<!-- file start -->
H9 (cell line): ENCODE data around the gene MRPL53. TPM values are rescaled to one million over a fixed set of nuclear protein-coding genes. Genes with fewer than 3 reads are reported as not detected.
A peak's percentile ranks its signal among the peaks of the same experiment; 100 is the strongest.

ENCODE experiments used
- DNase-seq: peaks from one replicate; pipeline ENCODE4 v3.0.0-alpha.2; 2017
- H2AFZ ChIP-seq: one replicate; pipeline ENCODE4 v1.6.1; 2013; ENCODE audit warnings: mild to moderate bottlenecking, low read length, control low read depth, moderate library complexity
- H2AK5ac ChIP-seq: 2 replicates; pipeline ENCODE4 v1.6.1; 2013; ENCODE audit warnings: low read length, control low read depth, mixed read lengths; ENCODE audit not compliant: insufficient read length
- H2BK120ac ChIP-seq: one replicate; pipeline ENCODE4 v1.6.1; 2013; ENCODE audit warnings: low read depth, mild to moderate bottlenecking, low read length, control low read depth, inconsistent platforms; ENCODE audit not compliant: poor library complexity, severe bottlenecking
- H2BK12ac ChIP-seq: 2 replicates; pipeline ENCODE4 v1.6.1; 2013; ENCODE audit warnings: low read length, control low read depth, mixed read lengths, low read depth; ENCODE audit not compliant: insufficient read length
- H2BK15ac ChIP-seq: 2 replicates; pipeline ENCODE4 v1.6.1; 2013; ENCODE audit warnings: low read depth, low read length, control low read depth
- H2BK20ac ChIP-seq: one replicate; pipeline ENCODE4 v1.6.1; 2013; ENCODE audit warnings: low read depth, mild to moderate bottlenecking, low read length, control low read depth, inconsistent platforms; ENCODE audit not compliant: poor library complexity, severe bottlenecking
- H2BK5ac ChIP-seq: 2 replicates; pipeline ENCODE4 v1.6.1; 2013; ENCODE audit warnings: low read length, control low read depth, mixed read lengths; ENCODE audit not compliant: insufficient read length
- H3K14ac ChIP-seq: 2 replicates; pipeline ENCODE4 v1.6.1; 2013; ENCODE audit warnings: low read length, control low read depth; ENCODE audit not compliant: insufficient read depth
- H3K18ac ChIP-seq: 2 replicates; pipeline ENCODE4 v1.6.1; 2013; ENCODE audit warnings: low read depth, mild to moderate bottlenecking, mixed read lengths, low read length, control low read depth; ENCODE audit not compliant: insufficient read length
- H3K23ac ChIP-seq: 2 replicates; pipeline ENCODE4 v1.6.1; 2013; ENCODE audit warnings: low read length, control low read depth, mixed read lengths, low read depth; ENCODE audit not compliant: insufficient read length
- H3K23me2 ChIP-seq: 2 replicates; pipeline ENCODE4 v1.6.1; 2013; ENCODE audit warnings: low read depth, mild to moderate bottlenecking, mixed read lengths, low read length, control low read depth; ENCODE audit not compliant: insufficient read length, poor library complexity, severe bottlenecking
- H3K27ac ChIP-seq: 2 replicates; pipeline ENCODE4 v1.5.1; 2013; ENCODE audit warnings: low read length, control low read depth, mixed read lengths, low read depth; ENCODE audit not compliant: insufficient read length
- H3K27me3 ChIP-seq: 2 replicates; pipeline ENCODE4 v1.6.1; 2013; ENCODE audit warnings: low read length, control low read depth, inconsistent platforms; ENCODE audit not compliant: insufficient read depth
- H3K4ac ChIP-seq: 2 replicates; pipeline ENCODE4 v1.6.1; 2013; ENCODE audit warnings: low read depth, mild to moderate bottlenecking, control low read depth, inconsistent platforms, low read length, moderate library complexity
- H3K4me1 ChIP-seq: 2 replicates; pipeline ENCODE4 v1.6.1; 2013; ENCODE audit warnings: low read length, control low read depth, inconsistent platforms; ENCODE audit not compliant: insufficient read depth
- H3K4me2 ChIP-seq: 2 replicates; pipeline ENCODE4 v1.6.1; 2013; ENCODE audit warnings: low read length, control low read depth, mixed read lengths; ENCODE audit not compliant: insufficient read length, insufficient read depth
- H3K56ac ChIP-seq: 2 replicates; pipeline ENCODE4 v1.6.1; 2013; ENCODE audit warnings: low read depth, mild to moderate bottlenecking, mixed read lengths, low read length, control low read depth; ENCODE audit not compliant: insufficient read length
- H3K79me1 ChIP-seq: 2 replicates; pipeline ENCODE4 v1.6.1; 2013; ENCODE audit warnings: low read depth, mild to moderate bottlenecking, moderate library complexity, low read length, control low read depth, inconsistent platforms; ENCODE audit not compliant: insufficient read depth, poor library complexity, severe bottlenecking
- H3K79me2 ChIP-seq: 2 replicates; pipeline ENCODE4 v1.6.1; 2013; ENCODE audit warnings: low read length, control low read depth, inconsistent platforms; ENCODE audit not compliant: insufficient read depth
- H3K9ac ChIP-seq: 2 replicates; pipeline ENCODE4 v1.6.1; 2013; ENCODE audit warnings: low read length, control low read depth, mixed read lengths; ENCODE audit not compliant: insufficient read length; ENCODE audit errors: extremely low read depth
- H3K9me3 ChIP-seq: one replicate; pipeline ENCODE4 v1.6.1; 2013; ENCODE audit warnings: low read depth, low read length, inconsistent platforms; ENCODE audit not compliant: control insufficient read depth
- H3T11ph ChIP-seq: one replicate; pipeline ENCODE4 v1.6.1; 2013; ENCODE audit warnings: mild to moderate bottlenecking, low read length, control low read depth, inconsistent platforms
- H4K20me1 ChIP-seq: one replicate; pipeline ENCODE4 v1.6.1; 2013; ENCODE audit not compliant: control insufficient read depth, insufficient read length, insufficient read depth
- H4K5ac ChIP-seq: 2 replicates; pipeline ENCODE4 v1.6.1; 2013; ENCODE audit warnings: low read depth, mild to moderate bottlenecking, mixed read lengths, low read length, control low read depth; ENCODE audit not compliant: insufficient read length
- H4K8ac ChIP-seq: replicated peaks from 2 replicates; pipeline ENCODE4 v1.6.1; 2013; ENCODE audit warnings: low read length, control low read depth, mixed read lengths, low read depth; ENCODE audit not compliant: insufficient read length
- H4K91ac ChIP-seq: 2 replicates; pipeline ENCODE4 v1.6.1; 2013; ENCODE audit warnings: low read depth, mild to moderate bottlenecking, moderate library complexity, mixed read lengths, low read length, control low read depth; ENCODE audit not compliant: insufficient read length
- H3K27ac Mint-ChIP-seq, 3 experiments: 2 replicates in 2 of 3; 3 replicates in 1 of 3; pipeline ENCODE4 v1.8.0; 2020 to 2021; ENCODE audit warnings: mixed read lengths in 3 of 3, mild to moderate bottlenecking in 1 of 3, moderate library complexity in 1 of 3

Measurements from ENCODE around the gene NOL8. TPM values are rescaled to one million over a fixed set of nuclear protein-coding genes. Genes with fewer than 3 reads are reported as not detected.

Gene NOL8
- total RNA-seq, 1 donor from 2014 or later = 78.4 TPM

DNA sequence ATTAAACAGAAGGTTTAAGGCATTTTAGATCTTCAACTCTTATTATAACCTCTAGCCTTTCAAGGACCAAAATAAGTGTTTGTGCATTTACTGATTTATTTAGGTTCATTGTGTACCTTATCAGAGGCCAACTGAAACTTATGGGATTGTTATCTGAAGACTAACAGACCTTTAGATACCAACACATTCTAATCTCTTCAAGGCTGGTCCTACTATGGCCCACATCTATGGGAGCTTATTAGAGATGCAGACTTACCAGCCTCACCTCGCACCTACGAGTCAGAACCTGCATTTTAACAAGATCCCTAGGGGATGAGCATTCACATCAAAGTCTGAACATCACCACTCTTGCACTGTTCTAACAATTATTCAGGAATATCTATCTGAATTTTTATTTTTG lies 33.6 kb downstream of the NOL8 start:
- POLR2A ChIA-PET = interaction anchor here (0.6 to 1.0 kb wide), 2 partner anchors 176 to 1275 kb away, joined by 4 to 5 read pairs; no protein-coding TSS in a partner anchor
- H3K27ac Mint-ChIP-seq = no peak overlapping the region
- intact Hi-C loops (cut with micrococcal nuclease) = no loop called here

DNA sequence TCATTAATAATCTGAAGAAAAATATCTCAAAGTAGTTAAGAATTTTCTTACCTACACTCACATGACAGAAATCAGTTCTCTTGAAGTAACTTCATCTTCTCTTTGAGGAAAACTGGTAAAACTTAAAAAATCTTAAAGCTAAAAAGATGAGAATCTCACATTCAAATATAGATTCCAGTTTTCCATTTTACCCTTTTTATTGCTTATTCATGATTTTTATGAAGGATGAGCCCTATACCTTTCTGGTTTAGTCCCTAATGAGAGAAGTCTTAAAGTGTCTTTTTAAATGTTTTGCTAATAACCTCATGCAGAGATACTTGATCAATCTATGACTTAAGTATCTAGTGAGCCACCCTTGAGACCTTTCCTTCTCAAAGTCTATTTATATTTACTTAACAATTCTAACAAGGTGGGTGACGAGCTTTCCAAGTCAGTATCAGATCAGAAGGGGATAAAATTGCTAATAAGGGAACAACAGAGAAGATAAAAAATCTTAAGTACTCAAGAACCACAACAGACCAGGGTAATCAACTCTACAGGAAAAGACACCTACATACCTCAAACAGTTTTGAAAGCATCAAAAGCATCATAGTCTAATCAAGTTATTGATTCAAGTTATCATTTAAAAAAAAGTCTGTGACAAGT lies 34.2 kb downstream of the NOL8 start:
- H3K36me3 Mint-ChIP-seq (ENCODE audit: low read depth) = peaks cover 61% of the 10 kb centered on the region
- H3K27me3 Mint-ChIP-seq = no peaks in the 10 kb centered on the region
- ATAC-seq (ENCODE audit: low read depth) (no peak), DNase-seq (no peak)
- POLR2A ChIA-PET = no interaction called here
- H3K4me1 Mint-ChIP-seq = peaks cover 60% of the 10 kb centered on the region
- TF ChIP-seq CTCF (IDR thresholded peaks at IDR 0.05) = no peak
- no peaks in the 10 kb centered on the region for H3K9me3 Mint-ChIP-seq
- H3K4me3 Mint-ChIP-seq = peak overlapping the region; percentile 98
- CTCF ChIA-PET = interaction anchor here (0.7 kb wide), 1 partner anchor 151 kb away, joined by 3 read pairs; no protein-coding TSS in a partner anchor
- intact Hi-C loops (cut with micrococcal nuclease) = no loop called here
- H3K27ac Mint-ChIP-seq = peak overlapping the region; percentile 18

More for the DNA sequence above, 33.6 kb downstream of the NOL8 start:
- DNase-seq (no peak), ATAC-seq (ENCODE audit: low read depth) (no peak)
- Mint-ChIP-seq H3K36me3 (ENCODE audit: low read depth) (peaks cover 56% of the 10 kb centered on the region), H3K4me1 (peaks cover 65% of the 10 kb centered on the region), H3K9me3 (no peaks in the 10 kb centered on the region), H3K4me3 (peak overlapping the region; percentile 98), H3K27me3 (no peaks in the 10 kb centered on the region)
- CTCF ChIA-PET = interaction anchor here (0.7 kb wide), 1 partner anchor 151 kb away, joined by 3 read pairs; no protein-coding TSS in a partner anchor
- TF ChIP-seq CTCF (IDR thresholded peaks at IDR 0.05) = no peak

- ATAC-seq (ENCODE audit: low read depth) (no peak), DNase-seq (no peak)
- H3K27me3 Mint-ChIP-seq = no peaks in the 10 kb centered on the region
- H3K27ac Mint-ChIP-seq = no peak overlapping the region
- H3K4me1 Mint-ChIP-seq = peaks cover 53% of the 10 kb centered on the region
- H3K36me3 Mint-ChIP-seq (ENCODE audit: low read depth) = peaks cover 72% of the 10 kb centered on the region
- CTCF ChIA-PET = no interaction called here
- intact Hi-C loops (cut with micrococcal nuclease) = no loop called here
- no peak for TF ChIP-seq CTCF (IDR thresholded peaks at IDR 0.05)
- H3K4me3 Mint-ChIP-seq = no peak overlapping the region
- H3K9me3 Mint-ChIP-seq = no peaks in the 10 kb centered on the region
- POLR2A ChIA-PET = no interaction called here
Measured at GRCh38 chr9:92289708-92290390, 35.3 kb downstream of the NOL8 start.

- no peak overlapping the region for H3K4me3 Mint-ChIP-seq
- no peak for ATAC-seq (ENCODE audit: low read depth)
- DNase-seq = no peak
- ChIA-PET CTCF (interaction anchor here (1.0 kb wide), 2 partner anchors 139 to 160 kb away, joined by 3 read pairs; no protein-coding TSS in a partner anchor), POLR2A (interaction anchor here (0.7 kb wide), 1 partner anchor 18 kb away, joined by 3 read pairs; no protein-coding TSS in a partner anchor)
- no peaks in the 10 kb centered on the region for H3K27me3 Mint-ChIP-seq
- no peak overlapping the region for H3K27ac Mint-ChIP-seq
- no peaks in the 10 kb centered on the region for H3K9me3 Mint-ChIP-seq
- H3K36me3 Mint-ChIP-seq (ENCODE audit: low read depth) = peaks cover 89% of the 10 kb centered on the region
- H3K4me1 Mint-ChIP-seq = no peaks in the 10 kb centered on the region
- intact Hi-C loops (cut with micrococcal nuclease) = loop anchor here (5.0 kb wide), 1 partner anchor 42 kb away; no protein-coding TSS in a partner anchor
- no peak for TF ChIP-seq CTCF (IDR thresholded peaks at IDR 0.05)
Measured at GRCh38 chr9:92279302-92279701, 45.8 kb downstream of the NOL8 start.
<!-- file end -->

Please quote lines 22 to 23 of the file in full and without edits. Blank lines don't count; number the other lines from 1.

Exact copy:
- H3K79me1 ChIP-seq: 2 replicates; pipeline ENCODE4 v1.6.1; 2013; ENCODE audit warnings: low read depth, mild to moderate bottlenecking, moderate library complexity, low read length, control low read depth, inconsistent platforms; ENCODE audit not compliant: insufficient read depth, poor library complexity, severe bottlenecking
- H3K79me2 ChIP-seq: 2 replicates; pipeline ENCODE4 v1.6.1; 2013; ENCODE audit warnings: low read length, control low read depth, inconsistent platforms; ENCODE audit not compliant: insufficient read depth